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Hayek was right about the National Health Service

Summary:
It has always produced great chortles, even guffaws, Hayek’s idea that the National Health Service was part of that Road to Serfdom. For how can free at the point of use health care make you a slave?Which isn’t, of course, what he was actually saying. Rather, that if a government bureaucracy runs the health care system then at some point down the line our behaviour will be controlled to benefit the health care bureaucracy rather than the service be there to provide us with the health care we desire.Whether or not lockdown was an entirely good idea is an interesting argument but that it was justified by the need to “save the NHS” is precisely what he meant. So too with this:Health chiefs are urging drinkers to take it easy when pubs open on “Super Saturday” - amid fears Accident & Emergency

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It has always produced great chortles, even guffaws, Hayek’s idea that the National Health Service was part of that Road to Serfdom. For how can free at the point of use health care make you a slave?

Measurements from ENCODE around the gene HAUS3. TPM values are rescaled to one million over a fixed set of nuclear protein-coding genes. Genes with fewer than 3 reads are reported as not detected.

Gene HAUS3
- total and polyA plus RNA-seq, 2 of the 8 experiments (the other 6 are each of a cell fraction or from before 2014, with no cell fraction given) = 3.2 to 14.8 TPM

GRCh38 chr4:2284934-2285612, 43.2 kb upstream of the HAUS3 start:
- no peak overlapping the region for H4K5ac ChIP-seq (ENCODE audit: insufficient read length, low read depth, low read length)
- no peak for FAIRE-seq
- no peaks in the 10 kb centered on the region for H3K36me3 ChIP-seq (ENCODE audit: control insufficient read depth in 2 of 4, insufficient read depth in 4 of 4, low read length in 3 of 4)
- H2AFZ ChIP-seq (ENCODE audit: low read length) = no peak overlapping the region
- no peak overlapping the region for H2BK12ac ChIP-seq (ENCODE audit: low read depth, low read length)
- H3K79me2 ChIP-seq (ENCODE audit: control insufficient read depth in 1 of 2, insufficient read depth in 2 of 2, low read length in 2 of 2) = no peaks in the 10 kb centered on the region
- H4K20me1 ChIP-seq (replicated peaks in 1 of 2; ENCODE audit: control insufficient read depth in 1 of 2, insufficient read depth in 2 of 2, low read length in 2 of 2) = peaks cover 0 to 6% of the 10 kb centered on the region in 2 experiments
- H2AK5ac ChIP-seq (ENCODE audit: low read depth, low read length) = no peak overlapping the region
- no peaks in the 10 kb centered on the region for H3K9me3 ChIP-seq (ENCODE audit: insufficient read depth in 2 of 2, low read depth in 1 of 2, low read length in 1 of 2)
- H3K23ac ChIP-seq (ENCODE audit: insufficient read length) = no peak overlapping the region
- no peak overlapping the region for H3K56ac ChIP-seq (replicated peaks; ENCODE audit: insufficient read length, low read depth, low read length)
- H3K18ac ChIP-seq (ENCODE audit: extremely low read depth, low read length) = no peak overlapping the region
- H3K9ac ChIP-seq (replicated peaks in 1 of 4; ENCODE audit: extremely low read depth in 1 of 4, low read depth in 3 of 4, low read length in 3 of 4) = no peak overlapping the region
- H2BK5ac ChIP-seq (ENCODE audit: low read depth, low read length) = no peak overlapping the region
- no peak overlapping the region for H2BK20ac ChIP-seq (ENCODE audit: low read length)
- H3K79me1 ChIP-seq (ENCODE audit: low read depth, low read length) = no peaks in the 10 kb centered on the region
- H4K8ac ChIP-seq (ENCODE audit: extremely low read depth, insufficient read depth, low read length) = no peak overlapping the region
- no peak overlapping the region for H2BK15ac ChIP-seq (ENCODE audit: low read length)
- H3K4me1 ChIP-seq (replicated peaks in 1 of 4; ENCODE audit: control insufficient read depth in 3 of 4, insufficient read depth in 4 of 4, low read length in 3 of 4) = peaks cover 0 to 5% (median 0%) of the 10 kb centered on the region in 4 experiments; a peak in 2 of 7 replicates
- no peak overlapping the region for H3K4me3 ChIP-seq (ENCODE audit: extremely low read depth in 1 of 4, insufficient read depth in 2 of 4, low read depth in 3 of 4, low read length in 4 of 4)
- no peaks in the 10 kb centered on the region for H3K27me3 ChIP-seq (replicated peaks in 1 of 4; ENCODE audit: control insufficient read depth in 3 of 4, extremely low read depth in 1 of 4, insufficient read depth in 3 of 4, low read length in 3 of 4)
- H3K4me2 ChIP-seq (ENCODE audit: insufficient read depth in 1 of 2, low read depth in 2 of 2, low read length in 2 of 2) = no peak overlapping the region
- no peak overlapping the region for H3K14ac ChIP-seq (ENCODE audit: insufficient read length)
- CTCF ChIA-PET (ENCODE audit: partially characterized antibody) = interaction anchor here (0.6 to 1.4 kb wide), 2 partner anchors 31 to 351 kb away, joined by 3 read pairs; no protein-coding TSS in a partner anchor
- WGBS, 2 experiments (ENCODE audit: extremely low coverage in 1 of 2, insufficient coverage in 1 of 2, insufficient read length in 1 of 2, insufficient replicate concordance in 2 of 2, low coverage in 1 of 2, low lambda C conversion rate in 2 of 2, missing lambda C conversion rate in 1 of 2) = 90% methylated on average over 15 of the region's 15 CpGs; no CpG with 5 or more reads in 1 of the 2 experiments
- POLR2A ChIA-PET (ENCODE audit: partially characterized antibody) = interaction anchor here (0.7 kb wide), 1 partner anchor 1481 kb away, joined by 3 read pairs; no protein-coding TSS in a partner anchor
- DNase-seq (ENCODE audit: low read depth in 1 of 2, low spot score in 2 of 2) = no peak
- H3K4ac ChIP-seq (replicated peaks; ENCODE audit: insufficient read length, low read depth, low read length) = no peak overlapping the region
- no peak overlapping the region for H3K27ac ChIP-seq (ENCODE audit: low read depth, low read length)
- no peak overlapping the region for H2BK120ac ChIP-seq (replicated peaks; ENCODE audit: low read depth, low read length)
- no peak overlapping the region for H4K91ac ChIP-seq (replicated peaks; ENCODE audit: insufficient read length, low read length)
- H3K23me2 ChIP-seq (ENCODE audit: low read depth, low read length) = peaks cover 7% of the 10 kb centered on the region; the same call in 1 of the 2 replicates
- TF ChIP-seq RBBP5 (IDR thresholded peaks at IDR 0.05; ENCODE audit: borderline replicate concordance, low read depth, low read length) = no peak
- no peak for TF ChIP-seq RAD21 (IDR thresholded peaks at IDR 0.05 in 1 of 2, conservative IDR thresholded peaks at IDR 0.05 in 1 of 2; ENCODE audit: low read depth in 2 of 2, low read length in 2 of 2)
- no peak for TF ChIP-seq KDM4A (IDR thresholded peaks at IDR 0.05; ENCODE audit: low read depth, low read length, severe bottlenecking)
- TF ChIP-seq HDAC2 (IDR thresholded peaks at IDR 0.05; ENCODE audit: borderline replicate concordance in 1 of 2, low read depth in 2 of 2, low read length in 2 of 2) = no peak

Which isn’t, of course, what he was actually saying. Rather, that if a government bureaucracy runs the health care system then at some point down the line our behaviour will be controlled to benefit the health care bureaucracy rather than the service be there to provide us with the health care we desire.

Whether or not lockdown was an entirely good idea is an interesting argument but that it was justified by the need to “save the NHS” is precisely what he meant. So too with this:

Health chiefs are urging drinkers to take it easy when pubs open on “Super Saturday” - amid fears Accident & Emergency units could end up overwhelmed....

People should not celebrate the end of a pandemic by going out and getting roaring drunk because this would inconvenience the health service.

Well, perhaps people shouldn’t get roaring drunk for any reason at all, if they do they should put up with the consequences. But it is still true that Hayek’s point gains continual re-affirmation. There is a difference between a health care system that treats our ills, whatever they are, and one that insists upon us changing our behaviour to suit the health care provision system. We’re on the wrong side of that divide too.

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Tim Worstall
Tim Worstall is a British-born writer and Senior Fellow of the Adam Smith Institute. Worstall is a regular contributor to Forbes and the Register. He has also written for the Guardian, the New York Times, PandoDaily, the Daily Telegraph blogs, the Times, and The Wall Street Journal. In 2010 his blog was listed as one of the top 100 UK political blogs by Total Politics.

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